(WEHT) – In the Tri-State, and across the country, people are remembering the attacks of September 11, 2001.
Sen. Young: We will never forget…
Sen. Todd Young released this statement on Wednesday:
“Eighteen years ago, the world was changed forever by the terrorist attacks against the United States. We will never forget the victims, the first responders who saved so many lives, and their families. We must remain vigilant so a tragedy like this never happens again.”
Sen. McConnell (R-Ky.): ‘September 11 changed our way of life’
Senate Majority Leader Mitch McConnell delivered the following remarks on the Senate floor:
“For eighteen years, today’s date has held a tragic meaning. September 11 is a day of mourning, a date stained by the terrorist murders of so many innocent people in New York, Arlington, and Pennsylvania. Each passing year, the reality is still shocking. The wounds are still painful. Each year we remember the innocent men, women, and children who lost their lives: workers rushing to meetings, vacationers headed home, emergency personnel whose quick response immortalized them as heroes. And each year we honor the memories of the heroes who have sacrificed their lives to bring the perpetrators of this evil to justice and to prevent similar attacks.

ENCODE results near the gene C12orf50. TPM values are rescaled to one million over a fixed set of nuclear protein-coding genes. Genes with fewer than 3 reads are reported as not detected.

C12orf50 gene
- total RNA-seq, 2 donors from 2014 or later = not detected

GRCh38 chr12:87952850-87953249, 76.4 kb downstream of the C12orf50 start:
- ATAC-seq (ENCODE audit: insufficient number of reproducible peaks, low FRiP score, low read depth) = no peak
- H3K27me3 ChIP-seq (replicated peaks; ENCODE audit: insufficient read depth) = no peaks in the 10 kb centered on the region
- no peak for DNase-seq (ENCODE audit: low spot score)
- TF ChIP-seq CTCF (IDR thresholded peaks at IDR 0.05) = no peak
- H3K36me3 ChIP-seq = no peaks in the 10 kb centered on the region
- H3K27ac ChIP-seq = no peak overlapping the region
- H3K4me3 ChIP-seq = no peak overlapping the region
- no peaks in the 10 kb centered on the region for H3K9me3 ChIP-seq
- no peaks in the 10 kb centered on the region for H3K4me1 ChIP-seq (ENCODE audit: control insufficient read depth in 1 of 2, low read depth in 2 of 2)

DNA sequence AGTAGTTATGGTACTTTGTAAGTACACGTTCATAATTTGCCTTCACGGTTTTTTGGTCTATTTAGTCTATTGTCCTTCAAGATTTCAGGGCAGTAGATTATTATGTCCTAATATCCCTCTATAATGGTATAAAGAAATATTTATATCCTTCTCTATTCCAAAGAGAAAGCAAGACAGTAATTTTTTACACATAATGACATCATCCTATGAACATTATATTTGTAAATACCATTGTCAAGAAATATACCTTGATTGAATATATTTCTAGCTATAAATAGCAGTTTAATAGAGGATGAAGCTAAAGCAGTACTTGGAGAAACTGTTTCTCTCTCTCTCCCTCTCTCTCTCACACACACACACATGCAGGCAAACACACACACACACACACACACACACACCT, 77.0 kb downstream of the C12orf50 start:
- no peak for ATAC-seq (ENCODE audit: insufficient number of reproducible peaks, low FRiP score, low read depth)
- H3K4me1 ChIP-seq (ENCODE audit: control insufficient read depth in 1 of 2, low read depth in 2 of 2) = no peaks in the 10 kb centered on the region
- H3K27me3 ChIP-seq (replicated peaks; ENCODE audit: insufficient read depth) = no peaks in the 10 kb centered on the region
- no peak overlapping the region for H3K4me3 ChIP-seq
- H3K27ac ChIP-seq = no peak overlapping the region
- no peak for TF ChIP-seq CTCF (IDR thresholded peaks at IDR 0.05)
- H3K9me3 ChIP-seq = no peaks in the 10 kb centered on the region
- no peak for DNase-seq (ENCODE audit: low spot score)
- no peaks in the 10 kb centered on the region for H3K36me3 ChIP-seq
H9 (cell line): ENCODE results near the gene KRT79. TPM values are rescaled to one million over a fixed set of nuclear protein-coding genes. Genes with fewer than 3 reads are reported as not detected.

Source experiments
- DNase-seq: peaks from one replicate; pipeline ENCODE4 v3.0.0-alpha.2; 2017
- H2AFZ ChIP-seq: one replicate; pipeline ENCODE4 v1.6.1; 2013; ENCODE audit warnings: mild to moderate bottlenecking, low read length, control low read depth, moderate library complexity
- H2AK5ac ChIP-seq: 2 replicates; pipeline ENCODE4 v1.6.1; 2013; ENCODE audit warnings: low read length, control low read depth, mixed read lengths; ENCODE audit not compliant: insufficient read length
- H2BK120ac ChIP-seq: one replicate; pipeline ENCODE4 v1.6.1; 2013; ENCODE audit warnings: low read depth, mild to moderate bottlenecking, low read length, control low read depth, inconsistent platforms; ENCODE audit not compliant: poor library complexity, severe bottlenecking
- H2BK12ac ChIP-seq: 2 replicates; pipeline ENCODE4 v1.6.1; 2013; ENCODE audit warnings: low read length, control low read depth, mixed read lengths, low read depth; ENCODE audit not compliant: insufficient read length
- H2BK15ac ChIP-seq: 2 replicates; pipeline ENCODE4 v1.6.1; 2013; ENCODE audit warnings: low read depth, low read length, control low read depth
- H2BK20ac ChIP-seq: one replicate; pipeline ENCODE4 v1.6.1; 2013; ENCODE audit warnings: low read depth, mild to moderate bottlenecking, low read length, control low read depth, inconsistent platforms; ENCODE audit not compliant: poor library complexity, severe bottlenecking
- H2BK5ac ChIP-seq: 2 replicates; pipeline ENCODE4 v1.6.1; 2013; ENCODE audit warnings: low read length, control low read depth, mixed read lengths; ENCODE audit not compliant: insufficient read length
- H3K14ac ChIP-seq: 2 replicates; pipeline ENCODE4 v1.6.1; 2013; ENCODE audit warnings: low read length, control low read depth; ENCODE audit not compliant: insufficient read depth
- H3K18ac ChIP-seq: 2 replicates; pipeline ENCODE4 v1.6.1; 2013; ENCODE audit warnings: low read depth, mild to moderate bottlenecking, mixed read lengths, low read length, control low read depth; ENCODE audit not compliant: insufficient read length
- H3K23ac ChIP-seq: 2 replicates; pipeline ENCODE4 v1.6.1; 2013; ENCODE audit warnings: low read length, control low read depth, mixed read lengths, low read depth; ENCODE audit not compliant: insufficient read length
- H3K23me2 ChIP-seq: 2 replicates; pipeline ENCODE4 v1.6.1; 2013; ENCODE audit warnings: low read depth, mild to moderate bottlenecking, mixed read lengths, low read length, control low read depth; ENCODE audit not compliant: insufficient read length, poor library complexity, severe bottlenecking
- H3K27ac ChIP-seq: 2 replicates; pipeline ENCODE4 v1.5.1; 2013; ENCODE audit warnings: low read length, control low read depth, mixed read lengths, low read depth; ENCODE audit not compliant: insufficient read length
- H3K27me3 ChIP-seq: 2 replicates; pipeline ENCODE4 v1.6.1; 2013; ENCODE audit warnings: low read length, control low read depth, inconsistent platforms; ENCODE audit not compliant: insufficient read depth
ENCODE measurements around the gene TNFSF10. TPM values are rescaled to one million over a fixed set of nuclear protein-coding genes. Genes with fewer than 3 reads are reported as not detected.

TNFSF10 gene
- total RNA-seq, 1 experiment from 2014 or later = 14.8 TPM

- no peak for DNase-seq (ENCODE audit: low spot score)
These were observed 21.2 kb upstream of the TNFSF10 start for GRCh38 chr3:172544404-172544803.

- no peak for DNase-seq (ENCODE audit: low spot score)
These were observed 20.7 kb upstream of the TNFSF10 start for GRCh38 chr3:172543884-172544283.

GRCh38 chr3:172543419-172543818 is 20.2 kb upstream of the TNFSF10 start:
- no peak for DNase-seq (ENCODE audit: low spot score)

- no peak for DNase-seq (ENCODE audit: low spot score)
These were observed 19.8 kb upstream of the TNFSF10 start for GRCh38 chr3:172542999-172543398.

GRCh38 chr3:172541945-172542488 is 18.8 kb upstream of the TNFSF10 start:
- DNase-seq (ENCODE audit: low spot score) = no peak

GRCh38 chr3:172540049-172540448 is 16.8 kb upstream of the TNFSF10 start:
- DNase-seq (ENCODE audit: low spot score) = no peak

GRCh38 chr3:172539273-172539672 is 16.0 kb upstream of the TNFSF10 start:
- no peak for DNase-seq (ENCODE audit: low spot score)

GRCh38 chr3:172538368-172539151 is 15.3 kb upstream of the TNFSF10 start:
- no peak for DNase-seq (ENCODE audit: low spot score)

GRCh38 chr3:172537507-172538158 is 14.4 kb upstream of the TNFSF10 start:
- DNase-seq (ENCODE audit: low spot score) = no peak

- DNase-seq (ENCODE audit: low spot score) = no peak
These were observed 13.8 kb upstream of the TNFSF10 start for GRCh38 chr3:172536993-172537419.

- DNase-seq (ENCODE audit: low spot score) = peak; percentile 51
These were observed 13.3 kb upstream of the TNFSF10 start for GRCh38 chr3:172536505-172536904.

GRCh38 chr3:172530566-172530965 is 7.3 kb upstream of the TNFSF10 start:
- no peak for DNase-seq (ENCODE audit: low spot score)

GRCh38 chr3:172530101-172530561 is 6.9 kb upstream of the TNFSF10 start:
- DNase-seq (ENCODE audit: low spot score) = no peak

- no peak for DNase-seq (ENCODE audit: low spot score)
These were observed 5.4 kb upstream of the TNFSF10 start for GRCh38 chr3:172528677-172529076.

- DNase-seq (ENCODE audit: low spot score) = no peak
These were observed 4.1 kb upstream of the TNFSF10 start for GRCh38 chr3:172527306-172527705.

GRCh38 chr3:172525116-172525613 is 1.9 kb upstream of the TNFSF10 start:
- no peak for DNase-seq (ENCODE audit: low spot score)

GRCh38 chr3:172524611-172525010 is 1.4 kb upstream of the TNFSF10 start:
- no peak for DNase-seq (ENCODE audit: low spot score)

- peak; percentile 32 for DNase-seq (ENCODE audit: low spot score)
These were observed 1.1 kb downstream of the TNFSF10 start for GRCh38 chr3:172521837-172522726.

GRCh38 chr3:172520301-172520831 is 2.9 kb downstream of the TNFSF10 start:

9/11 changed our way of life. It changed our approach to security. It awakened us to determined new enemies. The dangers of radical Islamic terrorists remain real. Al Qaeda, its enablers, and its allies still plot against America from Afghanistan and Pakistan to Yemen, Somalia, Libya, Mali and beyond. ISIS persists in Iraq and Syria through an underground network of terrorists who have not given up the fight. We cannot will away these dangers. We must not leave our work undone.
Many nations have a stake in defeating the terrorists. NATO allies have been with the US since the early hours of this fight. Eighteen years ago, this critical alliance invoked Article 5 for the first time. Since then many NATO partners have fought side-by-side with us in Afghanistan, in Iraq, in Syria. We are not – and need not be – the world’s policeman. Winning this long war, like the Cold War, will require sustained efforts and contributions not only from the United States, but from our allies, and especially from local partners. In Afghanistan, for example, the vast majority of the fighting is done by local security forces. But we must always remember: The global coalition to defeat the terrorists will not lead itself.
So today, as we remember the tragedies of the past, we must renew our commitment to leading the fight for a better future. Today, may the memory of the nearly 3,000 victims who lost their lives on this day in 2001 serve as a lasting reminder of what’s at stake in the fight against terrorism, to steel our resolve to continue the hard, necessary work of defending our homeland. And may we always keep foremost in our thoughts all the U.S. servicemembers, intelligence officers, diplomats, and first responders who have given their lives in pursuit of our nation’s security.”
(This story was originally published on September 11, 2019)